A successful start for Hopedale’s Forest Friends
The Bright Beginnings Center, preschool for the Hopedale Public Schools, is known for the exceptional early childhood experiences it provides Hopedale’s students as a foundation for their educations. In the past, BBC’s learning experiences were traditional ones, contained in the four walls of its classrooms and on its playground. This year, the Bright Beginnings Center took an innovative new step in the form of providing nature-based preschool to the residents of Hopedale and surrounding towns. The Forest Friends program, a completely outdoor preschool class, began in late August and will finish its first very successful school year this June.
“The first year went better than anyone could have imagined,” said Bright Beginnings Center Principal Kristen Poisson. “In researching nature-based learning, it seemed to be such a great fit for Hopedale with the Parklands right around the corner from BBC and it turned out that it was.”
The Bright Beginnings Center staff spent the prior year researching nature based early childhood education and visiting town departments to clear their proposal with those involved. As the only preschool run by a public school district in the area to take on nature based learning, BBC looked at how to combine the more child-led nature based learning model with the Department of Elementary and Secondary Education’s pre-kindergarten curriculum frameworks.
“We already strive for child-led, play-based learning in our traditional classrooms,” said Poisson, “so combining academic learning with nature based learning was easier than one might think. Bringing Thea (Goncalves) on as our teacher was the biggest piece to the puzzle because she took my vision and ran with it. She has done amazing things.”
Forest Friends meets four days a week from 9:00 am to 12:00 pm with a combination of time spent at the Hopedale Pond and Parklands and time in the newly created outdoor classroom space on the BBC playground. Curriculum focused heavily on incorporating nature while still maintaining the standards-based learning the state has set out for pre-kindergarteners in its public school preschool programs.
Teacher Thea Goncalves explained the benefits to learning outdoors in a space that requires more physical navigation and awareness, “Getting kids outside is so important because they’re building their bodies, building their minds, building the whole child. The students developed a deep understanding of themselves and their environment throughout the year. They have a great understanding of their own bodies and what they can do. Trying new things while trusting your body is such an important skill because it leads us to be more comfortable taking risks later on, including academic ones.”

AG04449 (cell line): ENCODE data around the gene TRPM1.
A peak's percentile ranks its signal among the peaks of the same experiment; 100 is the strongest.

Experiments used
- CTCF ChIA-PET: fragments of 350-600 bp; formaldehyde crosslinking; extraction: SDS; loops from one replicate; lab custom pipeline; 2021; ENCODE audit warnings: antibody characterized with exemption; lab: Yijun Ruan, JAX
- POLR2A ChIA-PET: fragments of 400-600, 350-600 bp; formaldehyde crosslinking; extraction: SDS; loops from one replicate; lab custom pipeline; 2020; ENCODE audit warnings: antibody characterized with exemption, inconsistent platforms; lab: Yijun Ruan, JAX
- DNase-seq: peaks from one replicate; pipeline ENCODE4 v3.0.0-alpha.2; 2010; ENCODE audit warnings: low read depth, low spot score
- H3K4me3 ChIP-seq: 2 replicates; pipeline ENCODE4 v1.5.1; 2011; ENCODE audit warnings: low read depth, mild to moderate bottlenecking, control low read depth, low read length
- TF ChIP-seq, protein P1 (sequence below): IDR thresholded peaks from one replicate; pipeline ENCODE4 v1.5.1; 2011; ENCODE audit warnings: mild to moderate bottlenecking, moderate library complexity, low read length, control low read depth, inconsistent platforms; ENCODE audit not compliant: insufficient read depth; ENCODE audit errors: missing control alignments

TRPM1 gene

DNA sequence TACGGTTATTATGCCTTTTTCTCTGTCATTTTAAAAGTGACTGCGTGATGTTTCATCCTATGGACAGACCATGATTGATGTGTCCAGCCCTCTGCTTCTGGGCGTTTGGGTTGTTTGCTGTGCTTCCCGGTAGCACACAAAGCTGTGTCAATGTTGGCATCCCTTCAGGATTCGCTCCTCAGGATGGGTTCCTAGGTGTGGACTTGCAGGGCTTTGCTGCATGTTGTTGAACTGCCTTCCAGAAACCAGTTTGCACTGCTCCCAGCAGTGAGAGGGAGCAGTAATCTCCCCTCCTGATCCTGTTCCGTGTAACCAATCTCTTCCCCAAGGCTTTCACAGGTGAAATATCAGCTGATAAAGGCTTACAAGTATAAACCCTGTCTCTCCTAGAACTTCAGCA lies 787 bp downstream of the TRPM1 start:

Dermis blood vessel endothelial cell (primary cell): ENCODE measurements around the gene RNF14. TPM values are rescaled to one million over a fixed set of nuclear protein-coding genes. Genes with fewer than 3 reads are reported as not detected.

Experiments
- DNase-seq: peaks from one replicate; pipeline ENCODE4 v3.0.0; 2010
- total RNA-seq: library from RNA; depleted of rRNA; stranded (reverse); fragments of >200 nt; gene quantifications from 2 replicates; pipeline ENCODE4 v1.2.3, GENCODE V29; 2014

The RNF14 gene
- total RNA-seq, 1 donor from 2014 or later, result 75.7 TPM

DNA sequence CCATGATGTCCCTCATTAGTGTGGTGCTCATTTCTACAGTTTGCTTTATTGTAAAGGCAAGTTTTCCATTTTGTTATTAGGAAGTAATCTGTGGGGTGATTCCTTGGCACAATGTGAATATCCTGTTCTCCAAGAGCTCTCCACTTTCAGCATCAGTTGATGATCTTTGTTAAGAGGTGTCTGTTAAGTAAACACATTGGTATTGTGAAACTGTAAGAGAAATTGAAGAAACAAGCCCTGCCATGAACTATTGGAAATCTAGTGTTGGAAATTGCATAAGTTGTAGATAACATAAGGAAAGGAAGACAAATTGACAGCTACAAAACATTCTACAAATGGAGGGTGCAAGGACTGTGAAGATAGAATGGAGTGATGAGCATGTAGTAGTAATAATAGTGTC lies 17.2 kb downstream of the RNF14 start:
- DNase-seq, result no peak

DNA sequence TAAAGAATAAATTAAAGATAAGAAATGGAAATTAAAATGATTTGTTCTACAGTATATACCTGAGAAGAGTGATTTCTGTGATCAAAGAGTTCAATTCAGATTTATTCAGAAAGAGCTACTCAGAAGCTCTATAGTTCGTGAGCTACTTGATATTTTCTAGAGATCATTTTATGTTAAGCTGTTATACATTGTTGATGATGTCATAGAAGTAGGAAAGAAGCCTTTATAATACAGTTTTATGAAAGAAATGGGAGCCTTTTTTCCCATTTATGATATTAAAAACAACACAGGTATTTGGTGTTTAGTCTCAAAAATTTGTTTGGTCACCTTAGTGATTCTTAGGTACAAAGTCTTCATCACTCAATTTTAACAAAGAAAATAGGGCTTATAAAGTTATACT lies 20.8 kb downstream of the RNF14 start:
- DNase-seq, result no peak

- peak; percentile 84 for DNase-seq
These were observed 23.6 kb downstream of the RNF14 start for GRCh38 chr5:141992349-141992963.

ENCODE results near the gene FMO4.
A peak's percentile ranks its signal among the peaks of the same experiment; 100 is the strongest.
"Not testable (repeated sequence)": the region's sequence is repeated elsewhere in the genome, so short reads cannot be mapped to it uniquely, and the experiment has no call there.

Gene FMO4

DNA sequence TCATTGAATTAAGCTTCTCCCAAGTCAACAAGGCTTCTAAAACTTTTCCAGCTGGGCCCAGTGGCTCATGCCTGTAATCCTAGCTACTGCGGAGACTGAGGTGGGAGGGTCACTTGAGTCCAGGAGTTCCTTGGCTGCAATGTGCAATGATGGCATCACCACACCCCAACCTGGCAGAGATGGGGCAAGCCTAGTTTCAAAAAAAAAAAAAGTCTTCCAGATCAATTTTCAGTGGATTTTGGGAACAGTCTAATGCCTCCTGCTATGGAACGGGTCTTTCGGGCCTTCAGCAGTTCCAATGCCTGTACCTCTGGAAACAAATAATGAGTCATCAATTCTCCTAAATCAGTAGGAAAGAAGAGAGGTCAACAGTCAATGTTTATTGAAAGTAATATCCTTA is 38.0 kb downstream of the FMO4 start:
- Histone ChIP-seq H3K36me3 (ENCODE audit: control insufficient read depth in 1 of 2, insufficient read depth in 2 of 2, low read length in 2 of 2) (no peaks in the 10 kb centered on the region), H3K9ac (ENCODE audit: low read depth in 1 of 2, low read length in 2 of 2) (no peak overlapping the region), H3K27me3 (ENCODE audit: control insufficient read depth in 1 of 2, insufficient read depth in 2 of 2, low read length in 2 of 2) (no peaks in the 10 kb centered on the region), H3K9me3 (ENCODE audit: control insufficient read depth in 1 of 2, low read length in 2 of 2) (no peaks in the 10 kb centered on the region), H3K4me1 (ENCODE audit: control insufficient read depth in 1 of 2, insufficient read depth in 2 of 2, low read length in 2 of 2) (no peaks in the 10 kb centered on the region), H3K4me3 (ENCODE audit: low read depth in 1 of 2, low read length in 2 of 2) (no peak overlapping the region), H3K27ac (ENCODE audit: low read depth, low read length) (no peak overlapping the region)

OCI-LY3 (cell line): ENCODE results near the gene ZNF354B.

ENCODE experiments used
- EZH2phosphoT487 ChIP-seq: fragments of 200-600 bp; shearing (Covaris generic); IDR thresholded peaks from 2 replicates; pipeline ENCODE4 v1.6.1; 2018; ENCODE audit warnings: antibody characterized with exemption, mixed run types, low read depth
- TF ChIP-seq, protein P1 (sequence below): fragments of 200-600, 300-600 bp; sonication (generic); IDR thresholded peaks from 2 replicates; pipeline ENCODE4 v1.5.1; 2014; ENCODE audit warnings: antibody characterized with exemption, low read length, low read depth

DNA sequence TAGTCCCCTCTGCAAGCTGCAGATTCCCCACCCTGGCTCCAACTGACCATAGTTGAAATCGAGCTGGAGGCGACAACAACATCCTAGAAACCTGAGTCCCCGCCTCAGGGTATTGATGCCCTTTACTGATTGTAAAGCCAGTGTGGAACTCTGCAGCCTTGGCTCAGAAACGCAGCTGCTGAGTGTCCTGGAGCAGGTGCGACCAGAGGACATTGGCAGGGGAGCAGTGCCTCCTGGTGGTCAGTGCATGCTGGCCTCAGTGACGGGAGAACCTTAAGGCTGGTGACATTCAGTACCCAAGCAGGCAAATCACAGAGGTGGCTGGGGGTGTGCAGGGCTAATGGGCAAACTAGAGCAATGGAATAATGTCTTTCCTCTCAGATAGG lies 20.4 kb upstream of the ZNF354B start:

Another benefit to Forest Friends was being off site at the Hopedale Pond. The location offered a special link created between Forest Friends and the town as a whole. “We had so much support from our school community, the School Committee, district administration, the Park Commission, even townspeople who see the class while out walking in the Parklands. It has been such a warm response,” said Goncalves, “A huge thing year was being out and part of the community. From everyday greetings of ‘hello’ from people in the Parklands to visits with the Hopedale Post Office and Fire Department and walking to Atria Draper Place. Being involved in the community has become a major component of Forest Friends.”
Next year Forest Friends will continue to run at the Bright Beginnings Center but with an added twist. Given the success of the program in its first year, parents will now have the option to extend their child’s day to 2:15 pm. The morning will continue to be the nature based outdoor program and the afternoon will feature a hybrid combination of a mix of indoor and outdoor learning. If its first year was any indicator, the future is bright for Forest Friends.
This press release was submitted by the Bright Beginnings Center